Athens, June 3, 2015/ Independent Balkan News Agency
By Zacharias Petrou
Greece has sent a “comprehensive and realistic proposal” to its creditors that it hopes will seal a deal over its bailout, Prime Minister Alexis Tsipras revealed on Tuesday.
Tsipras said the plan included “concessions that will be difficult” and he is due to meet European Commission President Jean-Claude Juncker in Brussels on Wednesday to discuss the Greek proposals.
“We are not waiting for them to submit a proposal, Greece is submitting a plan – it is now clear that the decision on whether they want to adjust to realism… the decision rests with the political leadership of Europe,” the Greek premier said.
According to Greek government sources, the Greek proposal was sent to institutions on Monday because otherwise talks would have focused on proposals the creditors are expected to make this week and Athens would appear uninvolved.
The creditors were expected to submit their proposal to Greece on Wednesday, following a meeting between German Chancellor Angela Merkel, French President Francois Hollande and European Commission President Jean-Claude Junker in Berlin which took place on Monday and was also attended by European Central Bank President Mario Draghi and International Monetary Fund Managing Director Christine Lagarde.
Brussels sources said the Greek proposal was “vague” and not as detailed as the one being drawn up by creditors. According to Reuters, sources close to the talks said the latest proposal did not contain major new concessions on issues holding up a deal, such as pension and labor issues.
Many papers are being exchanged between Athens and its creditors, said European Commission spokeswoman Annika Breidthardt.
Taking the daily media briefing in Brussels, the spokeswoman said “the fact that documents are exchanged is a good sign”. However, Breidthardt also cautioned against being over-optimistic, warning that the two sides “are not there yet”.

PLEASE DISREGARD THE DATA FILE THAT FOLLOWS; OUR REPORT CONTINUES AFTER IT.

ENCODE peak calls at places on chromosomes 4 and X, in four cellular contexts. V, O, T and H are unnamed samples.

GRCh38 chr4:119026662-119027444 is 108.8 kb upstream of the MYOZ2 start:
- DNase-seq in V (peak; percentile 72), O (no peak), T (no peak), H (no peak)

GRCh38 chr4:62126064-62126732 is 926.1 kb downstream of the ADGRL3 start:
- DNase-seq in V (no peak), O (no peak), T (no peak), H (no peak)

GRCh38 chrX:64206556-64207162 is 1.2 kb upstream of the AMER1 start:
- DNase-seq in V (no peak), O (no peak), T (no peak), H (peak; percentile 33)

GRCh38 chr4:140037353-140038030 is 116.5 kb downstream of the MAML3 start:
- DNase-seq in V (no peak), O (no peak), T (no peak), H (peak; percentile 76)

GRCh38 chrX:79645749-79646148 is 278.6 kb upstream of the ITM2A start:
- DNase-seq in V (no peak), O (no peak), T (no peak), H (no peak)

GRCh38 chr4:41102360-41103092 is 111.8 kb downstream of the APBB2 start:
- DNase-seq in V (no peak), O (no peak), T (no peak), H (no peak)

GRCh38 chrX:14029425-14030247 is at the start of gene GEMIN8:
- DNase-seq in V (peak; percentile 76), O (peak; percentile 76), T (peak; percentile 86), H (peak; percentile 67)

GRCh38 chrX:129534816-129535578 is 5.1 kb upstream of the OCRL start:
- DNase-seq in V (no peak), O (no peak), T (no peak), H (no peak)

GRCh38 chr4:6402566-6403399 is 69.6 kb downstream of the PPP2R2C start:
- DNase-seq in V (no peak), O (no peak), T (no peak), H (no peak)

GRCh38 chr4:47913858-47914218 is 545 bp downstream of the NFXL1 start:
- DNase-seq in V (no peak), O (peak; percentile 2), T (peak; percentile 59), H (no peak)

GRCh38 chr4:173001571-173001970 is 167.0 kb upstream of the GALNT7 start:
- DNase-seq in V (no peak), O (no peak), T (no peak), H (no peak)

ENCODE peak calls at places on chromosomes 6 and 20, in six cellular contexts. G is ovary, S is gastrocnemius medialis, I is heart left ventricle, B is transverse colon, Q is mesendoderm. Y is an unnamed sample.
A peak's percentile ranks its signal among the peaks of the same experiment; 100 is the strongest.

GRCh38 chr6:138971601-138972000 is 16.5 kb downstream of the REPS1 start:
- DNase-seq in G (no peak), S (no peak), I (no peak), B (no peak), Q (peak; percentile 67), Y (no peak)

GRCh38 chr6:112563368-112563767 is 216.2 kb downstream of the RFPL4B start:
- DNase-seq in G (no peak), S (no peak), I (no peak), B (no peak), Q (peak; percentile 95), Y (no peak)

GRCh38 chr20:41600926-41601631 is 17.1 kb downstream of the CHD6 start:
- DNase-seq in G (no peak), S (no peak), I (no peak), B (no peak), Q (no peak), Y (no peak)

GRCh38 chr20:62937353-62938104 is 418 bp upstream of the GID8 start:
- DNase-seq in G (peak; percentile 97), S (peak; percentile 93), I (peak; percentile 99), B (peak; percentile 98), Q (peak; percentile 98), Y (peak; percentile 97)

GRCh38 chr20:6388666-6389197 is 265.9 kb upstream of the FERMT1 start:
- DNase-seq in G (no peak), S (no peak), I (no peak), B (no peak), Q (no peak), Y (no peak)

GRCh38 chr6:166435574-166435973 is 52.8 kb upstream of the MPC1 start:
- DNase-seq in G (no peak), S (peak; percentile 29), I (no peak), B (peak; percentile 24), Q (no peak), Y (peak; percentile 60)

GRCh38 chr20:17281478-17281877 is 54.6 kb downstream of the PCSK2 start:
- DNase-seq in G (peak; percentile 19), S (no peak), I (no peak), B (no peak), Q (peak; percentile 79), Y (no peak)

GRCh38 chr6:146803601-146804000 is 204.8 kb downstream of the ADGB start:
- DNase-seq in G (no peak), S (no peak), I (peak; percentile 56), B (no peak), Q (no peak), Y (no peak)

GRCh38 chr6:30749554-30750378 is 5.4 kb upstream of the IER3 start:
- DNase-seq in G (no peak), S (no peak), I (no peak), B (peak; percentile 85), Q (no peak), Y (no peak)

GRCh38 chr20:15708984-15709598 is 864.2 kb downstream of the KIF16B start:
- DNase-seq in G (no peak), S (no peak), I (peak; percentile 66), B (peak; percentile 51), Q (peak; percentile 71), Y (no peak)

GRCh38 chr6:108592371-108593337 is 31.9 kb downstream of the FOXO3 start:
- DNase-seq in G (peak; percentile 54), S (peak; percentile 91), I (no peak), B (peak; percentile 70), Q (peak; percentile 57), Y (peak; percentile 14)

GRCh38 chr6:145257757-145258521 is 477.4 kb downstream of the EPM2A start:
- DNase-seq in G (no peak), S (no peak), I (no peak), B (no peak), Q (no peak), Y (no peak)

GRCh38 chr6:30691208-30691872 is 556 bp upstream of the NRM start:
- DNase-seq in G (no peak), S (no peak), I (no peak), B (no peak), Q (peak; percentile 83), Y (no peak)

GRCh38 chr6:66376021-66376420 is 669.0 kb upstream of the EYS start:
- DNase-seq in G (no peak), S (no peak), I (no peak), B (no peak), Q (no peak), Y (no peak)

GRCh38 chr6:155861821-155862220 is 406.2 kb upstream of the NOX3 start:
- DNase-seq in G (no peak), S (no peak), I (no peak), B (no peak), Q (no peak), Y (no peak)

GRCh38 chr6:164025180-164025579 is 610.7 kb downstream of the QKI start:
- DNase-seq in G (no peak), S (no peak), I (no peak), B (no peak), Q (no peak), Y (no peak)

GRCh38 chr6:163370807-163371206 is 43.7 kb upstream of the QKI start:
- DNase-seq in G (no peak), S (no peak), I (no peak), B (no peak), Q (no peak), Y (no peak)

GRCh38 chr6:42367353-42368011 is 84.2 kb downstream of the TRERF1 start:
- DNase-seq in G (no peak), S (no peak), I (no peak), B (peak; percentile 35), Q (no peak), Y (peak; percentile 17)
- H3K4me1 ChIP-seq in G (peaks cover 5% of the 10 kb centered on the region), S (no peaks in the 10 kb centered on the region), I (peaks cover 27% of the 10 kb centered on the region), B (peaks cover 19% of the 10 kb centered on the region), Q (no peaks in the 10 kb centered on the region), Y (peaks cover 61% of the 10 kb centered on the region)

The Greek proposal contains the following provisions: Primary surplus should be 0.8% of GDP in 2015 and 1.5% in 2016; three VAT rates should apply: 6%, 11% and 23%; early pensions should be re-examined without putting acquired rights at risk; no zero deficit clause should be placed on supplementary pensions; there is no question of privatizing the “small” public power corporation; the government doesn’t back down on labor relations.
Eurogroup chief Jeroen Dijsselbloem reacted by stating that “there is progress in Greek talks but not sufficient. It’s not right to think that we can meet half way”. He added that it isn’t “theoretically possible to reach a deal with Greece this week”. Dijsselbloem also urged the Greek government to be honest with voters about the state of the country’s finances.
Failure to reach agreement this month could trigger a Greek default and lead to the imposition of capital controls and a potential exit from the euro zone.
Deputy Prime Minister Yannis Dragasakis stated Tuesday that the government is not prepared to submit to blackmail. The statement is seen as a reference to suggestions that Greece’s creditors are preparing to put an ultimatum to Greece in the form of a “take it or leave it” final offer. The Greek media note that many within Syriza are now refloating the idea of an early election.
Dragasakis also said that a prospective deal with creditors must include provisions for debt relief. It should also be a long-term agreement which ensures normal liquidity for the economy and the end of austerity.